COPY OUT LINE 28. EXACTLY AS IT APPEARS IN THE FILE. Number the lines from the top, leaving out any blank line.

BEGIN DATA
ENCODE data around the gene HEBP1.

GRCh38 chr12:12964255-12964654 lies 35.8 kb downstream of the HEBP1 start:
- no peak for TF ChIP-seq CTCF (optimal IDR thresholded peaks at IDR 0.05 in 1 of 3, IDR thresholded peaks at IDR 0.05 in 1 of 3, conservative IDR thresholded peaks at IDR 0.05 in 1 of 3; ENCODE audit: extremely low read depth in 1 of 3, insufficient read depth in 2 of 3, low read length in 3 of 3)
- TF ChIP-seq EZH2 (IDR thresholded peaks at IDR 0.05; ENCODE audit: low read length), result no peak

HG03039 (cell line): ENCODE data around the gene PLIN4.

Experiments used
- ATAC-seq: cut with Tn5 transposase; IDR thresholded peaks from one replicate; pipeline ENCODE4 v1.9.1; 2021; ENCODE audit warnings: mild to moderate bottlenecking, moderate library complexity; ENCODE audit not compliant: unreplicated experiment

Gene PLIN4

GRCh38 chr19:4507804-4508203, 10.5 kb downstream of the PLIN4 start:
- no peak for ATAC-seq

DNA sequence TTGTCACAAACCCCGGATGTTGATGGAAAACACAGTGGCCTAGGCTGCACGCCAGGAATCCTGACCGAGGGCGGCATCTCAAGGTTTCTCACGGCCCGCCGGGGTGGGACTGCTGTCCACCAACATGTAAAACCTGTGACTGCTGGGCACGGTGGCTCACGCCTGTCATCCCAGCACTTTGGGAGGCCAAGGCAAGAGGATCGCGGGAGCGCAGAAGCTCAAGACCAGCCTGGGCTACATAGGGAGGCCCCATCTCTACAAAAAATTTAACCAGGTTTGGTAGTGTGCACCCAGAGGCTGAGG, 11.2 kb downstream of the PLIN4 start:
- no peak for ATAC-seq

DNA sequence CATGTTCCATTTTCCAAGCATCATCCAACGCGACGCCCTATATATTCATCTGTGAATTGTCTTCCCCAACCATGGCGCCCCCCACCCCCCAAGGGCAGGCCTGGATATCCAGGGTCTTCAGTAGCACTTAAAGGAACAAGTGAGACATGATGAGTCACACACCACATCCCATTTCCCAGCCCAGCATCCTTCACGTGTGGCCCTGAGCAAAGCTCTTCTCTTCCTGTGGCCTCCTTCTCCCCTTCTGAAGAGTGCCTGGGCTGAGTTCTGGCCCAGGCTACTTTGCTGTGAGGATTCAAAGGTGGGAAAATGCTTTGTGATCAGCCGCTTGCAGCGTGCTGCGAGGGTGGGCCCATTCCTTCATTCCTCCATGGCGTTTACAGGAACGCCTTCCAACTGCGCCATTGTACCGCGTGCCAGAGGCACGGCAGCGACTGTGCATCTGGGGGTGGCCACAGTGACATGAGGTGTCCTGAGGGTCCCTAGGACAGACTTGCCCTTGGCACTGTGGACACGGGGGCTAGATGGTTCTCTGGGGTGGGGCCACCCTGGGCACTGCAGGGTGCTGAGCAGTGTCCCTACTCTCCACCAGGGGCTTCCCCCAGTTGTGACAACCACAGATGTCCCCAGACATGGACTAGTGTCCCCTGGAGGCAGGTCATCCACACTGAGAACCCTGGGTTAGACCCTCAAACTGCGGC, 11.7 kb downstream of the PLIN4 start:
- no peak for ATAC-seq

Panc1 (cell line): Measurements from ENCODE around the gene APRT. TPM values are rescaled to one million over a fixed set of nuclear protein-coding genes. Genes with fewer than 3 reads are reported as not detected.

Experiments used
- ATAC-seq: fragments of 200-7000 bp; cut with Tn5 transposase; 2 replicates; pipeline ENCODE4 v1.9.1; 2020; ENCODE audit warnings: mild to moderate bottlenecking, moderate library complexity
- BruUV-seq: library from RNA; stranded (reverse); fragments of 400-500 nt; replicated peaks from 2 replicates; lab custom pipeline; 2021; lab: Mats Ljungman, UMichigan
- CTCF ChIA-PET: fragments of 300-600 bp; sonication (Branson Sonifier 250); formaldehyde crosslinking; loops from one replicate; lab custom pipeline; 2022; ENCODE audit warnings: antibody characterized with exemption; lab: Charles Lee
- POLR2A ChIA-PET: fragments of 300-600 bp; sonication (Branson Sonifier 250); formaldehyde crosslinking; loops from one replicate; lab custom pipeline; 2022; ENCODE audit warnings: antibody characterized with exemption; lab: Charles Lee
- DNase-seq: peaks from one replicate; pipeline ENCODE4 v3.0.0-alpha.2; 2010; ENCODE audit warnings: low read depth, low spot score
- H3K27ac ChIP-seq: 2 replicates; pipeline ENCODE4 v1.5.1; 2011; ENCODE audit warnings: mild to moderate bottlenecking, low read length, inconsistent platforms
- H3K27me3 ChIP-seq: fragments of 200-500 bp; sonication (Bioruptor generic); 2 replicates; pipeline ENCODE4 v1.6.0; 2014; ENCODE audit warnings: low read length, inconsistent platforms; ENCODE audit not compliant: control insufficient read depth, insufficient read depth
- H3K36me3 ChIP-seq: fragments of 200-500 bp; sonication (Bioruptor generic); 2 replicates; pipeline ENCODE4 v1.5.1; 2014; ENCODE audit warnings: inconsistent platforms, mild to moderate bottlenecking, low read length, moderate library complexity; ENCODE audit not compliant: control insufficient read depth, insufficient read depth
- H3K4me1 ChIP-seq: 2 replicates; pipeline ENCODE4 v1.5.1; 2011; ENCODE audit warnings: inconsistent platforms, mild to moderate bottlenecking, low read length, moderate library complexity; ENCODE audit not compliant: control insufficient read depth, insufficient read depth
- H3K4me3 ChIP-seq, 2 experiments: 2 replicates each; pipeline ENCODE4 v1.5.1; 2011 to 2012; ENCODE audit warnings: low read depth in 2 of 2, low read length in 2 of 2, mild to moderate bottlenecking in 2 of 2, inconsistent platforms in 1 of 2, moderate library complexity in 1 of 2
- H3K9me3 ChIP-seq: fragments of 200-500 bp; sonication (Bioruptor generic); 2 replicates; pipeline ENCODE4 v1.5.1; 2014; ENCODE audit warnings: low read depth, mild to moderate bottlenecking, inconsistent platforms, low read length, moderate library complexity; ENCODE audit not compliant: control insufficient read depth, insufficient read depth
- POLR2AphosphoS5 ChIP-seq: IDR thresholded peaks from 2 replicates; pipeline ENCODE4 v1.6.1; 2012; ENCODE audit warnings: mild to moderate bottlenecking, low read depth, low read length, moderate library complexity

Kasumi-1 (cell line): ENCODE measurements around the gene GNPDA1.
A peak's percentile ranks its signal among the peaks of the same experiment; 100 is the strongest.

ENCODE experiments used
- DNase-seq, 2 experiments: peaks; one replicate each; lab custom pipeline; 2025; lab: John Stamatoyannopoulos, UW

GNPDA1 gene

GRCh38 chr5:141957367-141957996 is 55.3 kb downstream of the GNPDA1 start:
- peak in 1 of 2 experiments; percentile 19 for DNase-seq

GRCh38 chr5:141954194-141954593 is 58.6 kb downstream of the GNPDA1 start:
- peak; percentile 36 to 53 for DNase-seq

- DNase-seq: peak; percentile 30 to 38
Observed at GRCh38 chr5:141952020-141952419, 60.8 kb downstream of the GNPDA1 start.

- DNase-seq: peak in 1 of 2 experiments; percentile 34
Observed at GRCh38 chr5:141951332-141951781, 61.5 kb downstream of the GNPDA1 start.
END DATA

- POLR2AphosphoS5 ChIP-seq: IDR thresholded peaks from 2 replicates; pipeline ENCODE4 v1.6.1; 2012; ENCODE audit warnings: mild to moderate bottlenecking, low read depth, low read length, moderate library complexity